Building the Future of Pediatric Medicine
We are excited about the caliber of the young physicians who will begin training with us this year.
Reimagining Pediatric Care
As America's second largest pediatric hospital and research center, our doctors and scientists are developing cutting-edge treatments that save lives - innovations we share to help kids everywhere.
It’s Time to Break the Silence About Children’s Mental Health
One in five children is living with a mental illness. But kids don’t wear their thoughts on their sleeves, so it’s time to give them a voice. It’s time to transform children’s mental health.
Send a Greeting Card
Brighten a patient's day with a personal greeting card. Create and send a custom card to tell someone you are thinking about them.
On Our Sleeves Video Series
This channel is dedicated to giving you and your family the tools and resources you need for pediatric mental health.
Visitor Restrictions in Place
To protect our patients during viral season, it is necessary to restrict inpatient visitors in all intensive care units, all neonatal units, H4A, H8A and Hematology/Oncology.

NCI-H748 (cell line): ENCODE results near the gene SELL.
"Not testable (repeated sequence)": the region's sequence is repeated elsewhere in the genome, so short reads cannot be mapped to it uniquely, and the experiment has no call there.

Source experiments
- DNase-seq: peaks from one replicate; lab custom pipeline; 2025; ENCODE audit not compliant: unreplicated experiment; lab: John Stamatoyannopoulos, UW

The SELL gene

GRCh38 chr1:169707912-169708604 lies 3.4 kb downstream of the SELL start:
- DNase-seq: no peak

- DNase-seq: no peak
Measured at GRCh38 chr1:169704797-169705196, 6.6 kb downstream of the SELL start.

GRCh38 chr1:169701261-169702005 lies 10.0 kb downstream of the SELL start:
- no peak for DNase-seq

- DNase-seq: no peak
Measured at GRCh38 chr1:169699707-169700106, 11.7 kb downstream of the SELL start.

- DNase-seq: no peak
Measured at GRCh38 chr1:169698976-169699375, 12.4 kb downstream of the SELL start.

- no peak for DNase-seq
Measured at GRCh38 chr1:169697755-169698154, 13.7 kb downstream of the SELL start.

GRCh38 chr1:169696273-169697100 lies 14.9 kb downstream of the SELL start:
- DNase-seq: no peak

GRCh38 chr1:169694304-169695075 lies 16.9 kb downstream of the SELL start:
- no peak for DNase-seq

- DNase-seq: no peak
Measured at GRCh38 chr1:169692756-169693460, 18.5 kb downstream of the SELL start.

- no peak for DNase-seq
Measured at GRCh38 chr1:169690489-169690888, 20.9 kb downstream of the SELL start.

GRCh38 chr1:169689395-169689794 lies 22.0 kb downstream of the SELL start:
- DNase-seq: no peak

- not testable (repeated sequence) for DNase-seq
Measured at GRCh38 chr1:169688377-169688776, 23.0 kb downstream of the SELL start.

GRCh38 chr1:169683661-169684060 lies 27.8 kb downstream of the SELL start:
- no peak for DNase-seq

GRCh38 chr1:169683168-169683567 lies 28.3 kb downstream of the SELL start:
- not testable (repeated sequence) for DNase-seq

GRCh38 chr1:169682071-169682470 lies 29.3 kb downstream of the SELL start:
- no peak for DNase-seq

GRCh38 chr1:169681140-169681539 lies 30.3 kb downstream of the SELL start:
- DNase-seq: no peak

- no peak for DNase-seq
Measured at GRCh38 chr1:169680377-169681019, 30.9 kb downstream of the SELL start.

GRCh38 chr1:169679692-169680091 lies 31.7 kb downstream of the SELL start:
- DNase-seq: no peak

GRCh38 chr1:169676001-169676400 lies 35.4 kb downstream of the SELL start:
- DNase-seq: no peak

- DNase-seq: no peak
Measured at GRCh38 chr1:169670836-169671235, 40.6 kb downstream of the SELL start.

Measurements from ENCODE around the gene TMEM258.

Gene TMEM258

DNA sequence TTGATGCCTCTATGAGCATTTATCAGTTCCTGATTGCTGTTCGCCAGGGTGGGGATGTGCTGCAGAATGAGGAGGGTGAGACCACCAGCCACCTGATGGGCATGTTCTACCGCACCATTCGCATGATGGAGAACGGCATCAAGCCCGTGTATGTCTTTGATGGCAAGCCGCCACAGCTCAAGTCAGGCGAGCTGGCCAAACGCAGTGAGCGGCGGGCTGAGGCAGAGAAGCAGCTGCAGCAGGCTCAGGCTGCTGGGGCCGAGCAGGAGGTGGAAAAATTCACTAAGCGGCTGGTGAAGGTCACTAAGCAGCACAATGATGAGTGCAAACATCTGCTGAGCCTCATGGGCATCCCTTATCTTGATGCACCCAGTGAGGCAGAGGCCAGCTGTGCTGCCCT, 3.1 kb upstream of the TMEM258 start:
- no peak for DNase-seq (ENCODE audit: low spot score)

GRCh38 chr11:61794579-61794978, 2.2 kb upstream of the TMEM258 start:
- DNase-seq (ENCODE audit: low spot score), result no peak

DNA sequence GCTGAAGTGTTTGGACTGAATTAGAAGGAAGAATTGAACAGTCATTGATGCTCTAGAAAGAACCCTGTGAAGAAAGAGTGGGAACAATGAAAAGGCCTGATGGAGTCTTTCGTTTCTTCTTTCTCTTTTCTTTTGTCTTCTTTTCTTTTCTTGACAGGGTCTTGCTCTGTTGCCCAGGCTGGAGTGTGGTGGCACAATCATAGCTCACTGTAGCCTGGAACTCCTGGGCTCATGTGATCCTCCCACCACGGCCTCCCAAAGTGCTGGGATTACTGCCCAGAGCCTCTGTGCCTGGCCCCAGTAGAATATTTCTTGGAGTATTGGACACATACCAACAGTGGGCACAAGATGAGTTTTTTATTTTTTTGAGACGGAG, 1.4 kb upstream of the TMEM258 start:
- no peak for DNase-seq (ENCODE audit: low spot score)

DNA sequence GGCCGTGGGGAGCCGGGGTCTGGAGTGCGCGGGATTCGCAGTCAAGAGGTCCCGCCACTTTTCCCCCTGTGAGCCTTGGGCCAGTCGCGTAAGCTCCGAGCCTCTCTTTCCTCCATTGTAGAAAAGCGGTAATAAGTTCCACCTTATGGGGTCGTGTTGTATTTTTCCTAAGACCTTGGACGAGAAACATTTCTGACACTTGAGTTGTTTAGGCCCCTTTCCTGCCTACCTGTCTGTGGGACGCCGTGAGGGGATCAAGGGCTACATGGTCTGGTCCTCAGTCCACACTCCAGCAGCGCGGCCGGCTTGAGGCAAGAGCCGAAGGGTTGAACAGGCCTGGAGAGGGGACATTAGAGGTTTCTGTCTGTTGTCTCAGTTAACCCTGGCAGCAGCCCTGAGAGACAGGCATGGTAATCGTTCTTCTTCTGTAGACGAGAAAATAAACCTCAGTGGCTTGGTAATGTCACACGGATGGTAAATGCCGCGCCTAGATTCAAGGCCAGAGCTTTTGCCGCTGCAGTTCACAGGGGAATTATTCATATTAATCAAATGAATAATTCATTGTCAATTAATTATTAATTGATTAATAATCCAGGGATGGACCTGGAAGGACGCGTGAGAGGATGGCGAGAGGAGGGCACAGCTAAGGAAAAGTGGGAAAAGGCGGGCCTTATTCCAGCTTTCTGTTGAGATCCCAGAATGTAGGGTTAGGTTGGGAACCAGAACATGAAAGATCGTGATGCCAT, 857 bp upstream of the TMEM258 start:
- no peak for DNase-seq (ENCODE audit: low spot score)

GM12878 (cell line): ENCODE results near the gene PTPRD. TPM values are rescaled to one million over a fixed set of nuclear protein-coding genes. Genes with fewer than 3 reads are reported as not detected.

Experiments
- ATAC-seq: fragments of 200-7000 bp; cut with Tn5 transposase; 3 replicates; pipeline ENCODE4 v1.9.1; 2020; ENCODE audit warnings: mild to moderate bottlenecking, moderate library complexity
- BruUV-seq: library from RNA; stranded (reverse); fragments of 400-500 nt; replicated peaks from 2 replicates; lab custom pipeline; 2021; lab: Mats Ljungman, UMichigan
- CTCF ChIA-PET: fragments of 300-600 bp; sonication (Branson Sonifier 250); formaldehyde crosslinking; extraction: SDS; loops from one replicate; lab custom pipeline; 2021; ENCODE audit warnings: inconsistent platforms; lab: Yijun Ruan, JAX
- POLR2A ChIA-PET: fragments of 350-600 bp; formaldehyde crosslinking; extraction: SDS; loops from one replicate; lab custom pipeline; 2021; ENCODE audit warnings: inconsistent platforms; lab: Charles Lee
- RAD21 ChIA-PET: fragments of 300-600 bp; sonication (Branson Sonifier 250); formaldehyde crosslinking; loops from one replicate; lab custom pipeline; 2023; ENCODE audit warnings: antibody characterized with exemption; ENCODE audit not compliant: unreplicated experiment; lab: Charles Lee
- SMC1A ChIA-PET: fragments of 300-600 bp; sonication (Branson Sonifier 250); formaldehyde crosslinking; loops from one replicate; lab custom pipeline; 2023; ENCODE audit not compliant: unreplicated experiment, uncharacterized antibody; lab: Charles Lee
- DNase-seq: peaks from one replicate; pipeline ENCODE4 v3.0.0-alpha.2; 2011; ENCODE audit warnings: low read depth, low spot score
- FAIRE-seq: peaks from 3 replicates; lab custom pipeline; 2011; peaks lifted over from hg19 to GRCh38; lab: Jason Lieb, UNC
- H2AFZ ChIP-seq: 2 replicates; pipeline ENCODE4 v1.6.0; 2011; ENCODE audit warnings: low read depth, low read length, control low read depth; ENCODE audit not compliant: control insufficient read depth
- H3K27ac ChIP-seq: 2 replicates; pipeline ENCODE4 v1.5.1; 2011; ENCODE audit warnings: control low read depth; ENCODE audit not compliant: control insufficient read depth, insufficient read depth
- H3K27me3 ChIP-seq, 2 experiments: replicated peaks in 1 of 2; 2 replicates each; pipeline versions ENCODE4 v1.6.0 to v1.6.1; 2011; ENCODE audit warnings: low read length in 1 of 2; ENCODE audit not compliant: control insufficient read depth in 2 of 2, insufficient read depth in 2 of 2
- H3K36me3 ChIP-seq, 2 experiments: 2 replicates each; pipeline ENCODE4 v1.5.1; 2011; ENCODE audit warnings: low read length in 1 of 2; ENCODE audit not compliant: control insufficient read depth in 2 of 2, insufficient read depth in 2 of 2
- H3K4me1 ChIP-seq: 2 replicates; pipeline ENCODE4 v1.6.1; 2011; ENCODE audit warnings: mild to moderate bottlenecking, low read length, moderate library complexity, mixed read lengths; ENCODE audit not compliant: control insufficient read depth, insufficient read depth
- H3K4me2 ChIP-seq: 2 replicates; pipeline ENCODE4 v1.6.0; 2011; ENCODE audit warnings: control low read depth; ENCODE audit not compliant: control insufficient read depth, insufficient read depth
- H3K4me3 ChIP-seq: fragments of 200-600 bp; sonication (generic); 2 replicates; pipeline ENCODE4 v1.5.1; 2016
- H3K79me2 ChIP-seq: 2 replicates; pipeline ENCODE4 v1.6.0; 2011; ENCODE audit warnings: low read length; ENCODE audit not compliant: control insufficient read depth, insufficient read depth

What to Expect When Your Child Needs a Sleep Study
There are many reasons why your child’s doctor may order a sleep study. Often it is to find out if a child has difficulty breathing while sleeping. Knowing what to expect makes this an easier procedure for you and your child.
Every Story Matters
“In my third year of residency, I got pregnant with my daughter, Kate. My water broke at 28 weeks exactly. And that was supposed to be five days into my chief year. She held off for a week and then she spent 75 days in the NICU at Riverside. It taught me the importance of staying in the moment and not trying to think of her entire future at any given point. And since then, I think it has given me an entire new viewpoint as a pediatrician.”
“In the PICU, we see the sickest patients in the entire hospital that don’t have any heart disease or aren’t premature. My responsibility, especially being a third year fellow, is really to take ownership of the patient care and making sure the families understand where we are going. When you take care of really sick patients, you have to rely on everybody. We all work to intervene and make sure that a patient gets better.”
“I was born with the bleeding disorder hemophilia and have been involved with medicine as a patient ever since. In the fourth grade, I shadowed my hematologist and decided that I wanted to become a pediatric hematologist/oncologist. Hemophilia has shaped my life. I want to pay it forward to the next generation of children with bleeding disorders.”